How do I set strong foundations for a co-parenting arrangement?
Putting in place a co-parenting agreement is usually a good idea. With more adults involved in a child’s upbringing it is important to be clear on issues of legal parenthood and what roles and financial responsibilities everyone will have. While a co-parenting agreement is not strictly legally binding and a court would be free to act in a child’s best interest if a dispute arose between you, the process of putting an agreement in place can be helpful in managing everyone’s expectations.
Co-parenting and the law
Co-parenting arrangements typically involve two or more parents, all sharing responsibility for their child’s upbringing even though they are not in a relationship with each other. If you are a gay or single man wishing to become a father, this can give you a more significant parental role than if you act as a known donor. If you are a lesbian couple or a single woman, co-parenting can give your child an involved father. A legal document would also be taken into account by a court hearing any dispute, and would be likely to be given weight if reasonable in its terms, properly drafted and prepared following independent legal advice.
See the sections on disputes and problems [link to section below] and agreements [link to section below] for more information.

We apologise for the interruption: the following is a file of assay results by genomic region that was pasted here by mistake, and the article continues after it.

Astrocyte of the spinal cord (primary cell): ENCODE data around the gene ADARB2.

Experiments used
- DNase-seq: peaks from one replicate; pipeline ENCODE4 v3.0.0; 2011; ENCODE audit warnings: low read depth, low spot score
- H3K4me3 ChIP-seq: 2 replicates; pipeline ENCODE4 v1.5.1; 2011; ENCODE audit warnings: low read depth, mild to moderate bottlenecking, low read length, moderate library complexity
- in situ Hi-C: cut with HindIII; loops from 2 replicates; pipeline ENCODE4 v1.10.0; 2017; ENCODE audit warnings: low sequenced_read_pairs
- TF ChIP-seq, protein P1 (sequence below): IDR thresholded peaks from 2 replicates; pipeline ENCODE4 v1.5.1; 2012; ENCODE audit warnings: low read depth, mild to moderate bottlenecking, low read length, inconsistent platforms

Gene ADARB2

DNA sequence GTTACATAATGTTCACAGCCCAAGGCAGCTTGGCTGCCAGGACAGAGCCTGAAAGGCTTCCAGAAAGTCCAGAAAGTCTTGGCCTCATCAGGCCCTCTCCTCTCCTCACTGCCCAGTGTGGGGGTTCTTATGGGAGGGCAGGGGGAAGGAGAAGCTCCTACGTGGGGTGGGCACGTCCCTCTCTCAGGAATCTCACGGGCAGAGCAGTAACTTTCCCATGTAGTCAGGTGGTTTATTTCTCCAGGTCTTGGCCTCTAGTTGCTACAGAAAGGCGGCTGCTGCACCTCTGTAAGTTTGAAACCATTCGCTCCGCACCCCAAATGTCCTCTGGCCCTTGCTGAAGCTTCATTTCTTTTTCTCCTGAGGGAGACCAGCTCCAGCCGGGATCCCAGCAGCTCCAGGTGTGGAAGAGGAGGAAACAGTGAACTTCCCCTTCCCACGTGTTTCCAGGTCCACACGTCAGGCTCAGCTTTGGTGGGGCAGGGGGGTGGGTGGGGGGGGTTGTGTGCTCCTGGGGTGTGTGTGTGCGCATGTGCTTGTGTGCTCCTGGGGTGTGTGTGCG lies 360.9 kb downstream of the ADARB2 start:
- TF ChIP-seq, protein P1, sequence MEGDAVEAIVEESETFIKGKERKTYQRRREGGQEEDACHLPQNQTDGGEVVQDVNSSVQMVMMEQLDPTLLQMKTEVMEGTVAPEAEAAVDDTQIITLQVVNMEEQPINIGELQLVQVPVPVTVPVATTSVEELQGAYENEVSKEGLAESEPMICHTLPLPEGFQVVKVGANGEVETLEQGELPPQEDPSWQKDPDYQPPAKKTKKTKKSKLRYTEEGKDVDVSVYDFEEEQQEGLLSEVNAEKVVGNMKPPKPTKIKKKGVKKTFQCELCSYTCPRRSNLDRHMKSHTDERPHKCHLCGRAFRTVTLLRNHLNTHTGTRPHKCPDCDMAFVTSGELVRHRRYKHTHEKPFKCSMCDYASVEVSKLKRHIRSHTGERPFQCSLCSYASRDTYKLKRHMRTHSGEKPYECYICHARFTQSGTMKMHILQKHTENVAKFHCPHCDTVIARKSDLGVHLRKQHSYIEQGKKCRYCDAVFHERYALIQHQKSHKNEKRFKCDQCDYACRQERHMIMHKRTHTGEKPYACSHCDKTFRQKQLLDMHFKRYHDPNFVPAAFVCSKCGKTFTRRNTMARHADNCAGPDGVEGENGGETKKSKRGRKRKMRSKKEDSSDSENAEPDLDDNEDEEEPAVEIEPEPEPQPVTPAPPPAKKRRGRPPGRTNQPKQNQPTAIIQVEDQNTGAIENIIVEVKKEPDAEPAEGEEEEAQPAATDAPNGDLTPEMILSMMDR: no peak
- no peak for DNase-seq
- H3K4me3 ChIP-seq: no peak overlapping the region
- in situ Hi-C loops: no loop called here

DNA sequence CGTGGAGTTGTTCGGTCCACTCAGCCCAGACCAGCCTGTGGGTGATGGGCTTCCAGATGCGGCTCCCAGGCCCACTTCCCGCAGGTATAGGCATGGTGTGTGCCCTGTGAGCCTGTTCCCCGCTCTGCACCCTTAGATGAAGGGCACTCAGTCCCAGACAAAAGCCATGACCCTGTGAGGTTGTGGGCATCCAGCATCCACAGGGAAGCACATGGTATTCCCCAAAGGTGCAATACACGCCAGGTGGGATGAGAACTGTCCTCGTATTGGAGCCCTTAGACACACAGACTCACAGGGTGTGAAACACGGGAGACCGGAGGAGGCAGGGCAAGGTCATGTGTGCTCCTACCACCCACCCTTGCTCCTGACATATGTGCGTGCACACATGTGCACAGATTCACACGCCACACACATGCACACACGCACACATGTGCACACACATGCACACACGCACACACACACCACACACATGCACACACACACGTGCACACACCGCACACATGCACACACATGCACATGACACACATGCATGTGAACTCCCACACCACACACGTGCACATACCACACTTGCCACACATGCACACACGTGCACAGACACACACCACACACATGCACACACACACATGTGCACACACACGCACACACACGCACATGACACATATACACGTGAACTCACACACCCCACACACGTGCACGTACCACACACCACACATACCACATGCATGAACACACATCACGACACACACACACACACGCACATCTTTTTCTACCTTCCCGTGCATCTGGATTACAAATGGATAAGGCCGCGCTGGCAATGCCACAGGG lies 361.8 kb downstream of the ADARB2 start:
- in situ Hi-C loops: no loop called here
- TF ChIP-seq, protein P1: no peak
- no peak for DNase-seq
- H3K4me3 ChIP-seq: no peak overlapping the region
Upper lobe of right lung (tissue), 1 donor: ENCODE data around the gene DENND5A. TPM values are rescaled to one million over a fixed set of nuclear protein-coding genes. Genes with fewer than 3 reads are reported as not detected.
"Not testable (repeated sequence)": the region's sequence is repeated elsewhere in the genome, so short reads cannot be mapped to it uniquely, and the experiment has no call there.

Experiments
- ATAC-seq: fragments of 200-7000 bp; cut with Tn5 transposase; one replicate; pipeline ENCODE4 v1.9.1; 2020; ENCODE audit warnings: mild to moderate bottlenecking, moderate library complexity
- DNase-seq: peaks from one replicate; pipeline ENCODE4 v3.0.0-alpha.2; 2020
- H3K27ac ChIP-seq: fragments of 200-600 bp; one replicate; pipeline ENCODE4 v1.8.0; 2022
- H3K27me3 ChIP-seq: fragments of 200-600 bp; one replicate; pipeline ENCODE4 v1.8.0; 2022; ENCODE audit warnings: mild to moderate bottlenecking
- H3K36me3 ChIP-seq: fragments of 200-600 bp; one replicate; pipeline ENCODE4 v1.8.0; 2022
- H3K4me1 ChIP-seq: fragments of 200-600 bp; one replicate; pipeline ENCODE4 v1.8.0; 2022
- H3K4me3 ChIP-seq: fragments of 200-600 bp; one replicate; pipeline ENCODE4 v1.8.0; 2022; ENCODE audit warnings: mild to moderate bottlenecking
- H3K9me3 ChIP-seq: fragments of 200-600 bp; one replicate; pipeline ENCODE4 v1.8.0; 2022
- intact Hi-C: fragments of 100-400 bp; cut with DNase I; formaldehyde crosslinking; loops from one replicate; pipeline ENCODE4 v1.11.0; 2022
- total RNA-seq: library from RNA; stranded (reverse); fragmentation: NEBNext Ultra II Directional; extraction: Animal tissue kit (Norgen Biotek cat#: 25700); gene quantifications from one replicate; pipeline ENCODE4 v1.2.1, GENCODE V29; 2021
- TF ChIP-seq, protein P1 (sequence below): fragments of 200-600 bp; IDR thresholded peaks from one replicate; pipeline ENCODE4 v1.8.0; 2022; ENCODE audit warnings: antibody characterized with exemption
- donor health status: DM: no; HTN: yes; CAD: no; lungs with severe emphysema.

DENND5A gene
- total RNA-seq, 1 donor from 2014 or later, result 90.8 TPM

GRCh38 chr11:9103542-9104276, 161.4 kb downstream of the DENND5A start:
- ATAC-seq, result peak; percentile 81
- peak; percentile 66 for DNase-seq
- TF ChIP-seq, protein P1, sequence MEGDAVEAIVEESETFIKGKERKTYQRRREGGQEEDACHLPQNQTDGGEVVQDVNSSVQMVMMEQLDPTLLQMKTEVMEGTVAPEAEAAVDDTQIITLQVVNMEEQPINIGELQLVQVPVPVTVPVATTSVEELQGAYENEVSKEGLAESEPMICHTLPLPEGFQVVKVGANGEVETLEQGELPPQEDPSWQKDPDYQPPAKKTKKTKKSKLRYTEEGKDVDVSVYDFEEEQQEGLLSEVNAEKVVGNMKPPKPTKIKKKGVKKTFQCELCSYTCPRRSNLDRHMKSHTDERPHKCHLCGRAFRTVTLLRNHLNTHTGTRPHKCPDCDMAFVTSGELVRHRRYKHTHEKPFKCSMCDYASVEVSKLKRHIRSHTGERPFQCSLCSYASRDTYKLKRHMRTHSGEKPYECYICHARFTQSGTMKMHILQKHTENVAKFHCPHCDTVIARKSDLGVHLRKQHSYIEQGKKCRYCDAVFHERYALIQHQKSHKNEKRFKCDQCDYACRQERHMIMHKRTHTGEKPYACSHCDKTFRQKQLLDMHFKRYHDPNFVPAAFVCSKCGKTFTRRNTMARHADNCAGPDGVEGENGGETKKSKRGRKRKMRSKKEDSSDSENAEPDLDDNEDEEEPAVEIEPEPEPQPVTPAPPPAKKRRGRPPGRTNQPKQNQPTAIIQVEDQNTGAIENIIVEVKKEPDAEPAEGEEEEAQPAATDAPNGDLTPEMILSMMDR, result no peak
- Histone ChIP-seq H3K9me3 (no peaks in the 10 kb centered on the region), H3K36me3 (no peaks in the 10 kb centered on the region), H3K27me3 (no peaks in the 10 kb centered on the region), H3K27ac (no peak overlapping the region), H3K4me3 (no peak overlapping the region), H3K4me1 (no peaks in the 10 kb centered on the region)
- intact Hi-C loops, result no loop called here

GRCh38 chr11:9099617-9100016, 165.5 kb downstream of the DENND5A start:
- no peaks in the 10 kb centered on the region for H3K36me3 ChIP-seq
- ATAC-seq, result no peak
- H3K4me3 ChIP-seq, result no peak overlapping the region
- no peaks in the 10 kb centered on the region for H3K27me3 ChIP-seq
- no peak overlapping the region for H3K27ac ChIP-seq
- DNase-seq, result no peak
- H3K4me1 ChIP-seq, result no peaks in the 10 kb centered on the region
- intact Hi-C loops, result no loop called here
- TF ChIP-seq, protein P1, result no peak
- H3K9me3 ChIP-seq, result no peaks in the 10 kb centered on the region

Who are the legal parents in a co-parenting situation?
An important question from a legal perspective is always who your child’s legal parents will be. The birth mother will be the legal mother. If she is married or in a civil partnership, her partner will automatically be the child’s second legal parent in most cases, excluding the parenthood status of the other co-parents. If the carrying mother is not married or in a civil partnership, then who is the second legal parent depends on how you conceive:
- if you conceive through home insemination or at an overseas clinic, then the biological father will be your child’s legal father;
- if you conceive a fertility clinic in the UK, you can choose whether to nominate someone other than the biological father to be the second legal parent (for example, the birth mother’s partner or the biological father’s partner).
Unfortunately UK law currently only allows a child to have two legal parents with full legal responsibility and registered on his or her birth certificate. However, various steps can be taken to obtain recognition for the other co-parents if there are more than two, including parental responsibility and guardianship rights in the event of death. In some situations, co-parents can be given status privately by signing documentation. In others, an application to court may be necessary.
For more detailed information, visit NGA Law’s free and searchable online Knowledge Centre http://www.nataliegambleassociates.co.uk/knowledge-centre
Page last reviewed: 12/6/2018